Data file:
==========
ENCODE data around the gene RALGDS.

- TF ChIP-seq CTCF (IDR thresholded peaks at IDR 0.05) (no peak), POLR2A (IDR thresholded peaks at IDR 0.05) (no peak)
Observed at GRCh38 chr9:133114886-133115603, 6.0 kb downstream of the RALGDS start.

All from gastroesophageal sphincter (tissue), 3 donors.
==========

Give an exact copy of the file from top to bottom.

ENCODE data around the gene RALGDS.

- TF ChIP-seq CTCF (IDR thresholded peaks at IDR 0.05) (no peak), POLR2A (IDR thresholded peaks at IDR 0.05) (no peak)
Observed at GRCh38 chr9:133114886-133115603, 6.0 kb downstream of the RALGDS start.

All from gastroesophageal sphincter (tissue), 3 donors.